OTA fleets: King Cash beat recession, capacity crunch coming

TORONTO – Some of Canada’s most successful fleet owners shared their vision of the future at the Ontario Trucking Association‘s annual conference today, as well as a few secrets on how they weathered the eye of the recessionary storm.

Greg Rumble, president and CEO of Contrans shared his boss Stan Dunford’s conservative philosophy of aggressively managing debt as soon as the first tremors of the recession were felt.

"One thing I didn’t want happening was to have $40 million of debt flip into current liability and have to live with that on my annual financial statements for a year, so we went to our lenders at that point and negotiated a renewal … to put the debt coming due back into long-term," he explains. "That was either great management or just great luck.

"Had I waited and not done that until (later), our rates would probably have been two- to three-percent higher … so we rolled into another five year interest-only loan. So, I’m sitting in a position now where I don’t have to make debt repayments."

In fact, most of the panelists at the economic session – which was moderated by Vitran’s Rick Gaetz and included Jeff Bryan of Jeff Bryan transport and Rolly Uloth of the Rosedale Group – told one story or another about how quick and effective decision-making early in the recession helped soften the impact.

"It’s been a wild ride. Most of us are a little more tired; a little grayer, but a little wiser too," said Gaetz.

Jeff Bryan explained how his company entrenched and focused on asset utilization, selling off idled trucks while values were still decent and, later, parking equipment when he could.

"Cash is king, especially in a recession," Bryan said, echoing similar statements made by Gaetz and Rumble. "If you’re not going to use it, get rid of it. It was one of the best things I did and I got a pretty good dollar."

On the flipside, planning for growth in this first trimester of the recovery is just as key for Rosedale, Uloth explained. In the last year, he’s invested $8 million in turning over equipment and has either opened or expanded terminals in Vancouver, Winnipeg and Montreal. "When the wheel turns, we want to be ready to go."

While rates are now stabilizing – Gaetz says rates are up 6.9 percent this year, "which brings them back up to where they were this time last year" – the panel was unanimous that over-the-road pricing is primed for takeoff in the next few years.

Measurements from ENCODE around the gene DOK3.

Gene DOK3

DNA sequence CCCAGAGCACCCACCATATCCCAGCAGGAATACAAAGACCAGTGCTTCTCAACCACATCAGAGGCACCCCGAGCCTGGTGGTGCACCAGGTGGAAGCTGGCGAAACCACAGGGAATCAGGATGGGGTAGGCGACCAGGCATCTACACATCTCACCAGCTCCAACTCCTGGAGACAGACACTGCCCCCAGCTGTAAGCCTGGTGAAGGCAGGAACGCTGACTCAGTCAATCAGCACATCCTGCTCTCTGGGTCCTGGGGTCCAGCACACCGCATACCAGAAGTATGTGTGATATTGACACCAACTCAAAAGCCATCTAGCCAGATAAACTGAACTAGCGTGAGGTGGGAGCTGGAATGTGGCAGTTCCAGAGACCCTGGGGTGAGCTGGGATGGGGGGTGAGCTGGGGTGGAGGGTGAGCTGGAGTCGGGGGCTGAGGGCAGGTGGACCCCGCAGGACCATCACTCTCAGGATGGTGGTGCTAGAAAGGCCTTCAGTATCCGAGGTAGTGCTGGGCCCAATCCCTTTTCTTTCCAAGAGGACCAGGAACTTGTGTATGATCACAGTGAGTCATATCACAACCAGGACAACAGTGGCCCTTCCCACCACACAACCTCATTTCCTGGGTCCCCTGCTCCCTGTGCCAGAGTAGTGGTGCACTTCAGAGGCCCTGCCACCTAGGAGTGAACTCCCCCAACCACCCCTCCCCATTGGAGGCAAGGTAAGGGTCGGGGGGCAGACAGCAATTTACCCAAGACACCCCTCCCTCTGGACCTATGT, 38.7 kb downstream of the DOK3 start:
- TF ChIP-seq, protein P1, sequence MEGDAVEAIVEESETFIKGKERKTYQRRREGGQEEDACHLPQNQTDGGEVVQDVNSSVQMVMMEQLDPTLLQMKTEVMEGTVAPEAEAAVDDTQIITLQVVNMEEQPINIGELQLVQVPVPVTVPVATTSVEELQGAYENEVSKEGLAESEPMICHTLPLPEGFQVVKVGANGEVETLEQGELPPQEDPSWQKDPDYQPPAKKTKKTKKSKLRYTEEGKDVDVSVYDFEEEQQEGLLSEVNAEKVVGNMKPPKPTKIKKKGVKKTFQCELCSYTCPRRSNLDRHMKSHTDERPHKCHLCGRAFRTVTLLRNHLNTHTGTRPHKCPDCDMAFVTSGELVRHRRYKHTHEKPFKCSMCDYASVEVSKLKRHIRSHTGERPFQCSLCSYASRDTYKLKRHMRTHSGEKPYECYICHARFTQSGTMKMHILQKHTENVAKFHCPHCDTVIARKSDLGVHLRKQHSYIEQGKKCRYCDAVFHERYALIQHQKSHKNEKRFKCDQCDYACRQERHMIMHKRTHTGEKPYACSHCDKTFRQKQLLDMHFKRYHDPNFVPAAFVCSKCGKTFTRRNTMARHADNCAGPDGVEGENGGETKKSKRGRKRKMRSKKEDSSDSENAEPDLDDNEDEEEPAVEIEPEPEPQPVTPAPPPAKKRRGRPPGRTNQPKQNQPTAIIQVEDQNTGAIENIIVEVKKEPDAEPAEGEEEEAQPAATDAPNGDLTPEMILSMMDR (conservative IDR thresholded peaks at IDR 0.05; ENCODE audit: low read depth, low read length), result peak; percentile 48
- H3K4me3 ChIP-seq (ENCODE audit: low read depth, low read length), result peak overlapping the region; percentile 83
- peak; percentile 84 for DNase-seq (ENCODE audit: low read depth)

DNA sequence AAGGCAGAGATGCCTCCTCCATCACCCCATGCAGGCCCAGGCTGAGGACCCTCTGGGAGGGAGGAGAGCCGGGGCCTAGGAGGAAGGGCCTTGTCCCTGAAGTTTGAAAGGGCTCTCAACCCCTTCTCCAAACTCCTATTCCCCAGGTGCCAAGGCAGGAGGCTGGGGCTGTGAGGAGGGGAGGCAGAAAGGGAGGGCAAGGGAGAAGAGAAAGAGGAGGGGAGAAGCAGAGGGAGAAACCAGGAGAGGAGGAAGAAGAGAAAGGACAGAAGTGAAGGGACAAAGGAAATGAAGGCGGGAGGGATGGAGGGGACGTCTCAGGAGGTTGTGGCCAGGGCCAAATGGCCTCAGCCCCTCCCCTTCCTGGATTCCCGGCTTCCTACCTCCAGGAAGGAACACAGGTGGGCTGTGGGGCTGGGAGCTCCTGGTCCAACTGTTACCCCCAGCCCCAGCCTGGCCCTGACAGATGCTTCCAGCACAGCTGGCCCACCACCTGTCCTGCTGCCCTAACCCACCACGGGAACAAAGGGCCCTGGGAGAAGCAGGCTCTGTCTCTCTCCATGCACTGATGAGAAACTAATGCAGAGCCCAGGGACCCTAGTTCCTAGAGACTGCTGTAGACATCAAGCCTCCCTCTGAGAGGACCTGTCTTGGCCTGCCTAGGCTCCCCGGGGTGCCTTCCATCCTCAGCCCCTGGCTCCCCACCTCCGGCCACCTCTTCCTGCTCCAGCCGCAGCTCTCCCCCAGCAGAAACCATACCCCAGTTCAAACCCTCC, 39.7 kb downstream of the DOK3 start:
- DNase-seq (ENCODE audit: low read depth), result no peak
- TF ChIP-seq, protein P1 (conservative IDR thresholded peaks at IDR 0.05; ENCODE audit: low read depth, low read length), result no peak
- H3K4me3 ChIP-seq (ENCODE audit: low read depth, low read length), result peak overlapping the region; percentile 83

It’s a familiar story, but one that the trucking execs can’t see playing out any other way:

As the post-recessionary dust settles and the last rounds of the so-called "zombie truckers" hand in their keys, capacity will constrain once again.

And considering all the new costly and regulatory barriers to entry in place today — like CSA, for example — as well as the steep demographic dearth Canada is facing, the sharp upward trajectory of freight prices appears obvious, at least after some slow progression from this point.

"Make no mistake about it, the driver shortage is your friend as an opportunity to (increase rates) and reinvest in your company," says Gaetz, who qualifies that by adding that, most importantly, good drivers need to get paid much more.

"(We need) to pay drivers what they deserve so they can play a significant role in this economy."

That sentiment was echoed across the panel. "Drivers have not been respected (and) that has to change in the real world," says Uloth.

One debate that emerged was whether carriers should lock into long-term freight contracts, which is something that savvy shippers are certainly looking to do as they see the impending capacity crunch written on the wall.

Joining the fleet owners on the panel was Rosalyn Wilson of Delcan Corp. and author of the annual State of Logistics report, who suggested that it might be a good idea for carriers looking to expand marketshare during the recovery to negotiate three- to five-year capacity guarantees. "Reliability is the biggest issue facing the industry."

A couple of panelists and several truckers in the audience stressed caution, though. Rumble questioned whether the timing is right for long-term contracts unless volumes are guaranteed and flexibility on moving rates forward is built into the deal.

Added Gaetz: A five-year contract at 2 percent (rate increase) will lead you to a situation where you have a cost base of 2016 and a rate base of 2005."  

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